She keeps consulting costs low by delivering an alternative to traditional startup consulting from that which most concierge medical practice consultants offer. Her approach costs less than her competitors but requires the physician to be more engaged in the process.  Her book, titled The Handbook of Concierge Medical Practice Design, is a part of this approach. Designed as a help yourself workbook, physicians meet initially with Maria by phone or Skype consult for about two hours to discuss their vision for their new practice, their budget, and the market research they've already completed. If the physician has existing participating provider agreements with managed care plans, Maria reviews the options for continuation or termination and how to structure the new business model. 


Maria also addresses the physician's vision for service delivery, membership package inclusions, pricing, market demographics, marketing and public relations, and telehealth services that the physician may include in the service mix. She also addresses changes in staffing requirements, practice space design, membership sales, and helps physicians to think through their need for assistance with website design and functionality, social media marketing, electronic health records, practice management software, rebranding the business, membership contract forms, policies and procedures, regulatory compliance with regard to Medicare beneficiaries and more.

If the physician wishes to maintain relationships with former traditional patients who don't feel they can afford to make the transition to a membership model, she offers several options to retain those patients through a different business model that doesn't cast those patients out of the practice. If the physician is coming from a practice or other employment setting where restrictive covenants limit their ability to set up in accordance with non-compete provisions of a contract that survive the termination of their employment,  she helps the physician navigate the good faith promises made so that the startup is above reproach.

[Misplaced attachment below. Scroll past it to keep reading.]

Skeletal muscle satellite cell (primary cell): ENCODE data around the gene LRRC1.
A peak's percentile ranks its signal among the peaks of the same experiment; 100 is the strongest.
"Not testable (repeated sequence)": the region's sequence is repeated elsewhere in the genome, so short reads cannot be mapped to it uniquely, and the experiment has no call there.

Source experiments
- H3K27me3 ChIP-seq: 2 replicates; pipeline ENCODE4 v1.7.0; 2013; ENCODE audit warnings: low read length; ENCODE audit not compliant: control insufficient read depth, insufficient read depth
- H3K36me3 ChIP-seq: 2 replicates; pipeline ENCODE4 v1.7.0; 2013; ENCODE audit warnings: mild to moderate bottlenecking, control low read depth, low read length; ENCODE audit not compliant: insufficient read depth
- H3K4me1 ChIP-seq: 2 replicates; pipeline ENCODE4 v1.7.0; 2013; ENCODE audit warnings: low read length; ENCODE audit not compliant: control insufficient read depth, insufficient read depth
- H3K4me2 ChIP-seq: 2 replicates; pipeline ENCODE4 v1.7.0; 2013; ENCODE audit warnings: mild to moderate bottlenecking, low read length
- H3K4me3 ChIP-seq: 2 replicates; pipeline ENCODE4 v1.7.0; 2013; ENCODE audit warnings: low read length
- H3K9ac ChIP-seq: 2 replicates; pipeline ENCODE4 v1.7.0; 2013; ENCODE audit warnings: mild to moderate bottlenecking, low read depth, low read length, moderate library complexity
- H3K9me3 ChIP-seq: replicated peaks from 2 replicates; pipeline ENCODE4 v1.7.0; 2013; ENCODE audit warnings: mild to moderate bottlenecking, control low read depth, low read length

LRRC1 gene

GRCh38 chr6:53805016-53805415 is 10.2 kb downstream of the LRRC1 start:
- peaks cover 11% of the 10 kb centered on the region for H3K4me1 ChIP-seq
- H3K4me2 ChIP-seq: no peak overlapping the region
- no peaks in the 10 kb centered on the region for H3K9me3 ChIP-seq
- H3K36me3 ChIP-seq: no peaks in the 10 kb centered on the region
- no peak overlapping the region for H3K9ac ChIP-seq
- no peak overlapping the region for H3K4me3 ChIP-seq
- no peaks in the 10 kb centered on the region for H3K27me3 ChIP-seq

From there, the physician obtains a copy of the Handbook, formatted like a workbook to structure their ideation and discovery about the new business model. The workbook contains chapter upon chapter of exercises designed to bring up many of the questions a consultant will usually charge an hourly fee to review with the physicians. This prepares the physician to discuss intentions and aspirations for their new concierge or direct pay practice.

The book helps the physician think through many choices to be decided prior to drafting a business plan. There are many books in bookstores on how to develop a business plan and financial pro forma, so the book does not include a template for this. Any professional accountant can offer assistance with the business plan financial pro forma, and the best

Concierge Medicine & Direct Pay Practice Startups

The graph below describes the growth in concierge membership practices and direct pay practices we've helped launch, build and current clients we assist with marketing, public relations and social media presence and reputation management. 


 template for drafting a business plan is actually available for free from the Small Business Administration.  There are also many online services that will offer a business plan for about $400 but the information that the online services require to draft the plan come from the workbook exercises. 

The workbook also covers the missing pieces that must be sorted out before pro forma and business plan drafting, and then follows on with the specialized process design, workflows and other business startup decisions that are necessary beyond the business plan drafting.  To date, there has been no other book published on the market that offers this much in the way of step-by-step guidance on the specialized design of the concierge membership or direct pay business model for physicians.

Throughout the process, Maria remains available by phone for one-the-spot guidance as required. Once the physician is ready to circle back with Maria for additional coaching, she spends a few more hours on direct coaching and consultation on any decision-making insights that may be required, or to help with market research data analysis, pricing models, membership agreements, and to work collaboratively with the physician's chosen accountant, attorney and whoever will manage the day-to-day business operations and membership sales for the practice.  The entire process can be completed in as few as 3 months and the cost for her services is a simple hourly formula defined by the physician's preference for how much assistance they require. Our clients comment that her approach is tens of thousands of dollars less than her competitors, more convenient, and a faster track to business launch and full swing operations.  

Inquire about how Maria can help you start or improve your concierge membership or DPC practice today.